Tuesday, May 19, 2015

Three-and-a-Half Years of Appellate Litigation over a $5,368.88 Cost Award

Williams v. Chino Valley Ind. Fire Dist., No S213100 (Cal. May 4, 2015)

Appellate litigation in California can be a long game. The complaint in this case was filed in February 2008. The trial court order at issue—an award of $5,368.88 in costs to a prevailing defendant in a FEHA case—was entered on November 19, 2011. I wrote about this case in the third post on this blog, way back in the summer of 2013. The Supreme Court granted review that fall. And now nineteen months and 350-ish posts later, the court reverses the court of appeal.

The question remains the same: Under what standard can costs be awarded to a prevailing defendant in the FEHA case? Is it the ordinary cost statute’s award as a matter of right? See Cal. Code Civ. Proc. § 1032. Or is it FEHA’s own cost and fee provision, which affords the court discretion to award costs and fees to the prevailing party. See Cal. Gov’t Code § 12965(b). The latter is expressed in what’s called the Christiansburg standard—developed in the attorneys’ fee context—which says that notwithstanding the text of the rule, a discretionary award can be made to a prevailing defendant only when the plaintiff’s claim was frivolous, unreasonable, or groundless. The court of appeal thought that the regular cost rule applied. But after canvassing the state and federal case law, the unanimous Supreme Court disagrees.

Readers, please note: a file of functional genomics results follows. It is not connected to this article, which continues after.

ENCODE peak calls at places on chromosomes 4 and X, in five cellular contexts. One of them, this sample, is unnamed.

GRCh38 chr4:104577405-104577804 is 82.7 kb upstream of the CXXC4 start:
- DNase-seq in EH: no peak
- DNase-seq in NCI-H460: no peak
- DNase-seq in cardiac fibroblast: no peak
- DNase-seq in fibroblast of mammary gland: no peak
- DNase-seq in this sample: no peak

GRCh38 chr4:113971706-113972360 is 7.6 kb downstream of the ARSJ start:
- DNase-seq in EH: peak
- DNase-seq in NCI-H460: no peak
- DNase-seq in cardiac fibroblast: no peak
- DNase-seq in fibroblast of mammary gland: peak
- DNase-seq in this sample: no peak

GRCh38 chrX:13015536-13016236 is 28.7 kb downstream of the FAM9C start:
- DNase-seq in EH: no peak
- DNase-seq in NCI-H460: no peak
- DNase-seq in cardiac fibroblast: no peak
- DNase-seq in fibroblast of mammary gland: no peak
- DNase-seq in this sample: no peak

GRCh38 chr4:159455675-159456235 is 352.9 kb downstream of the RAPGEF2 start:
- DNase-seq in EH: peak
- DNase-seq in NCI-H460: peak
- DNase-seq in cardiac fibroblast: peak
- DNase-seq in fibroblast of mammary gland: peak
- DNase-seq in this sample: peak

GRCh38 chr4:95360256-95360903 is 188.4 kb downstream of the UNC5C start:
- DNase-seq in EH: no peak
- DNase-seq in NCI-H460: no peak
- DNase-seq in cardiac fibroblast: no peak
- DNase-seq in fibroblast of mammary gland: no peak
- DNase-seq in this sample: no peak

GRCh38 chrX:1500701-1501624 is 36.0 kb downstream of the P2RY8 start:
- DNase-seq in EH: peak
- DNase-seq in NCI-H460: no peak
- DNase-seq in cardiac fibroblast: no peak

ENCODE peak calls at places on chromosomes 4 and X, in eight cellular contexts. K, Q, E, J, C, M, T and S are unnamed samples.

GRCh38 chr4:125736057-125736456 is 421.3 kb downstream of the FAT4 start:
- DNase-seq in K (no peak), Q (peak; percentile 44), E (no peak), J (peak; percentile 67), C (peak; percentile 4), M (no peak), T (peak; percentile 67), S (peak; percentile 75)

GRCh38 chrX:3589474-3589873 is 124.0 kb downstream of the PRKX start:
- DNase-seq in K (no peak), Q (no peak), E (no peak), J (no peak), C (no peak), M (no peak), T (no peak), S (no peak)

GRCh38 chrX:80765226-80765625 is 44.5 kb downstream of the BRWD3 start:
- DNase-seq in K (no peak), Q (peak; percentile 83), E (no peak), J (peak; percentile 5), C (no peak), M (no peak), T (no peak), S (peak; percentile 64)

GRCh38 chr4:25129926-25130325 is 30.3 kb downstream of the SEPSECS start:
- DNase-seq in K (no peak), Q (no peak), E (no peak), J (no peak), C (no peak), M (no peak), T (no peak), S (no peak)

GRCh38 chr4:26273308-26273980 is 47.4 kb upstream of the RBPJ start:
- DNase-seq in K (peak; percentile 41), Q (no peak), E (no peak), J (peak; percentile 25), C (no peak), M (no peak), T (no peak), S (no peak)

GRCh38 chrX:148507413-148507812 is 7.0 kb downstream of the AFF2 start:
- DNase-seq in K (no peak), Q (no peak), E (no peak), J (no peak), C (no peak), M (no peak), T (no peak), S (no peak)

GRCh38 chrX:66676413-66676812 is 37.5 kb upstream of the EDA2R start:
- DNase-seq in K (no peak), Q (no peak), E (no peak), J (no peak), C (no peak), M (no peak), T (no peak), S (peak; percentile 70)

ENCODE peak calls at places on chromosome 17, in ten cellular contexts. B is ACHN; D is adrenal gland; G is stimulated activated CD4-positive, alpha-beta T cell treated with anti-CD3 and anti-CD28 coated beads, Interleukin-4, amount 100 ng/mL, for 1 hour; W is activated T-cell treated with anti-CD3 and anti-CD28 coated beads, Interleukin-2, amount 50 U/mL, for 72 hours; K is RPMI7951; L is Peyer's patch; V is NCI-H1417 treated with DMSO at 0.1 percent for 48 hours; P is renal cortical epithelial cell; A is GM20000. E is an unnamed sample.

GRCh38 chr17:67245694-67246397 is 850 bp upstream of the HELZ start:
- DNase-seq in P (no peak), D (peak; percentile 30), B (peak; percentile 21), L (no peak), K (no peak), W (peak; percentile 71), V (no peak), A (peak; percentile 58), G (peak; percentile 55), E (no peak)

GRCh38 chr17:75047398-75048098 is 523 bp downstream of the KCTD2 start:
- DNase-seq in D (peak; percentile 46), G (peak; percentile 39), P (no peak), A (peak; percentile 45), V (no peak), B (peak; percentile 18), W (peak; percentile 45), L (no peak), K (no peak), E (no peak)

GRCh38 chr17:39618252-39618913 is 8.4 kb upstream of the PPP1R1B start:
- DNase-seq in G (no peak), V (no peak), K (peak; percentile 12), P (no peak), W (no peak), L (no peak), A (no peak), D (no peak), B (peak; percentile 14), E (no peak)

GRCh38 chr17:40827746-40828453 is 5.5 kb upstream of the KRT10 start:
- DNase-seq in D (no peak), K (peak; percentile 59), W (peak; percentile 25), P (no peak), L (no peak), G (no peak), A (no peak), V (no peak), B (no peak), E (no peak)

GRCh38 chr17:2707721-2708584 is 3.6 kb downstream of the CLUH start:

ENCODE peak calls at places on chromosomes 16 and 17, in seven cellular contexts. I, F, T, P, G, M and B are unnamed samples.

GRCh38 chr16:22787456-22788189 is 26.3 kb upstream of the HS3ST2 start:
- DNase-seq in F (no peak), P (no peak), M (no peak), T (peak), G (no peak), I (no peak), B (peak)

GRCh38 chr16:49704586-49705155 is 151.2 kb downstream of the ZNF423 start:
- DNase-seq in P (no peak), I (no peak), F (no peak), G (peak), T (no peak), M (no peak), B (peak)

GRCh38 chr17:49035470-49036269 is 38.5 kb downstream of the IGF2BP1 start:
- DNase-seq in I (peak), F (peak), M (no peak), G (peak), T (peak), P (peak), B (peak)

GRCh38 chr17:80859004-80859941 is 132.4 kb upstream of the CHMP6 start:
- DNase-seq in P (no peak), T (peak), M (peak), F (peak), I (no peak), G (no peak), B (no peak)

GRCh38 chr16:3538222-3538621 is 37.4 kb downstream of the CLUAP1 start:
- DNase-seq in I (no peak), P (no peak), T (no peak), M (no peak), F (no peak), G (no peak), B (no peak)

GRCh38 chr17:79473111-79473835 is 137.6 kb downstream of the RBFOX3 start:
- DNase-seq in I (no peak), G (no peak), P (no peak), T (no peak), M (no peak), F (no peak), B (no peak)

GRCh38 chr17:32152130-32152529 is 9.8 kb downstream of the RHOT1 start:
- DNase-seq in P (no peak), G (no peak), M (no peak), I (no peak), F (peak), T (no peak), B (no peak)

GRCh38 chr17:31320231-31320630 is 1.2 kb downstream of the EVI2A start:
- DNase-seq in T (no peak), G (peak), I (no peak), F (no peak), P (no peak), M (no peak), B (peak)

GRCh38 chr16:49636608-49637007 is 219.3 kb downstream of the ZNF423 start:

On its face § 1032 applies “[e]xcept as otherwise expressly provided by statute.” Since § 12965(b) provides for a discretionary cost award instead § 1032’s mandatory one, the inconsistency creates just such an exception. 

And because § 12965(b) applies, the Christiansburg standard applies to a cost award. Cases interpreting federal employment statutes with cost-shifting language substantially identical to § 12965(b)—most notably the Americans with Disabilities Act—have applied Christiansburg to cost awards. That result is also consistent with the FEHAs legislative history. Thus, the trial court erred by awarding costs without having found that the litigation was objectively baseless, i.e., frivolous, unreasonable, or without foundation, even though not brought in subjective bad faith.


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